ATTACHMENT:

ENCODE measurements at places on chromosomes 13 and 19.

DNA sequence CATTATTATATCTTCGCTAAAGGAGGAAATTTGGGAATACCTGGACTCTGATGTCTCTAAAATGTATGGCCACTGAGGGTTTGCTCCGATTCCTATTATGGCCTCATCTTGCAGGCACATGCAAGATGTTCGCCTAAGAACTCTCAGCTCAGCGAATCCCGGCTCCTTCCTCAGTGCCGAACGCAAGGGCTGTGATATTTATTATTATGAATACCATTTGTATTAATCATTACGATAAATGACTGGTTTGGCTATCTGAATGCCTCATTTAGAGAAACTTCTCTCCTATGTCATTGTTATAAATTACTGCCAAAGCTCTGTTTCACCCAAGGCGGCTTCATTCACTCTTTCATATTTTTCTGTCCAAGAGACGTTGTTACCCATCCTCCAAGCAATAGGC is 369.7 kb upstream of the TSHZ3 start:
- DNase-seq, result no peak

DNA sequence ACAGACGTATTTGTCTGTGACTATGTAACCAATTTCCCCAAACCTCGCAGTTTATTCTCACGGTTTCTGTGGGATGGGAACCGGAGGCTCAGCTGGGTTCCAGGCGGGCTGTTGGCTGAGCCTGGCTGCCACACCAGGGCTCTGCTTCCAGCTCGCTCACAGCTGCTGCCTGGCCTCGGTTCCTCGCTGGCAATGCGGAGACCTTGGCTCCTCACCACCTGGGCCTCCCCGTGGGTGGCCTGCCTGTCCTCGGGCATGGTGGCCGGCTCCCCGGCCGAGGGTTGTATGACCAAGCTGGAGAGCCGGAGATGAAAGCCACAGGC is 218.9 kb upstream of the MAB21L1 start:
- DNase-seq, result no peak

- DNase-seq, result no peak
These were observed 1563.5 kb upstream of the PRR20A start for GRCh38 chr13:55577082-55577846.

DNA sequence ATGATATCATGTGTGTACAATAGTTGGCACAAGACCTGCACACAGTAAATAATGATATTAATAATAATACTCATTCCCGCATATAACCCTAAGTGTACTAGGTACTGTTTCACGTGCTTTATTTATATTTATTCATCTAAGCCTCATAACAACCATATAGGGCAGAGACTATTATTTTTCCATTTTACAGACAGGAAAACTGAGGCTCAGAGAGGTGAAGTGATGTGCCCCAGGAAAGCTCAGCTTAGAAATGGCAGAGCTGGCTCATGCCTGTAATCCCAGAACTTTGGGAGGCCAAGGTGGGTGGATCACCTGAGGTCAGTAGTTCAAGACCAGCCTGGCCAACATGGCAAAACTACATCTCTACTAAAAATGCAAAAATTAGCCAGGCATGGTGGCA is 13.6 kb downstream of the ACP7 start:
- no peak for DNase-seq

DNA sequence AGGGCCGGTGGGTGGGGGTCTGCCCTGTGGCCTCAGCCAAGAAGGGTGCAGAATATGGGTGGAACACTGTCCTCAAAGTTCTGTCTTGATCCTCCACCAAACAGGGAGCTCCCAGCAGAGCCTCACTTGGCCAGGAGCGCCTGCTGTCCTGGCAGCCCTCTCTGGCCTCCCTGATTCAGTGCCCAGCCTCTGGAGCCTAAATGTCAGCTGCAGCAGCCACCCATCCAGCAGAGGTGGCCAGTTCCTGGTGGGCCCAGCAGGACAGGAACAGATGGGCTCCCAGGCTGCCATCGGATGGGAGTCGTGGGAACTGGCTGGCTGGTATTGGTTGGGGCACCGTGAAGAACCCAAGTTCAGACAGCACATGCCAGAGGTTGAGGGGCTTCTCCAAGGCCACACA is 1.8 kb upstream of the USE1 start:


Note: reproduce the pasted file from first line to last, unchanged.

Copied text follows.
ENCODE measurements at places on chromosomes 13 and 19.

DNA sequence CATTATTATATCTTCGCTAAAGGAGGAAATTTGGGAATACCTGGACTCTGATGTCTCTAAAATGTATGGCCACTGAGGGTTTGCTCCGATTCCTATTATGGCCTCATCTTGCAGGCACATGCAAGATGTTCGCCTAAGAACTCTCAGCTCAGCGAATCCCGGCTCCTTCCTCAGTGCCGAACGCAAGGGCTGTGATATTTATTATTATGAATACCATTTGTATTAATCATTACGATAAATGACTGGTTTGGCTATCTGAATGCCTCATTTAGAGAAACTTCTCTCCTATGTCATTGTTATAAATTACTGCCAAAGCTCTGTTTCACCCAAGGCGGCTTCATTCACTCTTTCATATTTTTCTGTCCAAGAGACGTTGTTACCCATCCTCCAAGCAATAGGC is 369.7 kb upstream of the TSHZ3 start:
- DNase-seq, result no peak

DNA sequence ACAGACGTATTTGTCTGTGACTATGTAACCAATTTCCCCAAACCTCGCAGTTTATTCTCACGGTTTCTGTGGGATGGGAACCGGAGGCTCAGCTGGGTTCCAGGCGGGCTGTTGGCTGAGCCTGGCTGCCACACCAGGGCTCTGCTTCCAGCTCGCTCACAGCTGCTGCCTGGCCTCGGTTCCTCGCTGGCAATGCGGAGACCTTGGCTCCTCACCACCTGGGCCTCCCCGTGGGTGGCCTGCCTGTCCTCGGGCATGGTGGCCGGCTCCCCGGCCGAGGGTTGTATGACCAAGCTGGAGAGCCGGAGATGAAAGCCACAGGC is 218.9 kb upstream of the MAB21L1 start:
- DNase-seq, result no peak

- DNase-seq, result no peak
These were observed 1563.5 kb upstream of the PRR20A start for GRCh38 chr13:55577082-55577846.

DNA sequence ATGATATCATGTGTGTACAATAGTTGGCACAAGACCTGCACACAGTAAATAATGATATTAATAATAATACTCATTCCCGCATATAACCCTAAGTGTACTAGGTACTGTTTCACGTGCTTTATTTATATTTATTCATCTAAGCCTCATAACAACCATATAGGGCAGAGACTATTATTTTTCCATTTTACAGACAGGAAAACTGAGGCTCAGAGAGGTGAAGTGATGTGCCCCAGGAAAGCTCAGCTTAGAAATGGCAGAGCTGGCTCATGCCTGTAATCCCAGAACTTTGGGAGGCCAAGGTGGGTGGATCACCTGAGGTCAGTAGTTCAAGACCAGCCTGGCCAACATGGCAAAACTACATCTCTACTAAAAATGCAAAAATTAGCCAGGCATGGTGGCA is 13.6 kb downstream of the ACP7 start:
- no peak for DNase-seq

DNA sequence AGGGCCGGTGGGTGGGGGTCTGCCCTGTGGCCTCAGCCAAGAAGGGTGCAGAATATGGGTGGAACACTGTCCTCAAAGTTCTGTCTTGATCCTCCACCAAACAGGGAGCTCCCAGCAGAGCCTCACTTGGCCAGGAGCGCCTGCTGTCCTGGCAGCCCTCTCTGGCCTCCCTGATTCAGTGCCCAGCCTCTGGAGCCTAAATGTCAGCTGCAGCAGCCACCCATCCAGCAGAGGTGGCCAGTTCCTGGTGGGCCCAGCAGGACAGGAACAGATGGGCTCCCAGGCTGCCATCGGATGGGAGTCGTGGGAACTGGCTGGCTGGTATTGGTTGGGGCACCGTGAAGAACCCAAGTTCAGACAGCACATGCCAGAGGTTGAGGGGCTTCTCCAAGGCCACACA is 1.8 kb upstream of the USE1 start: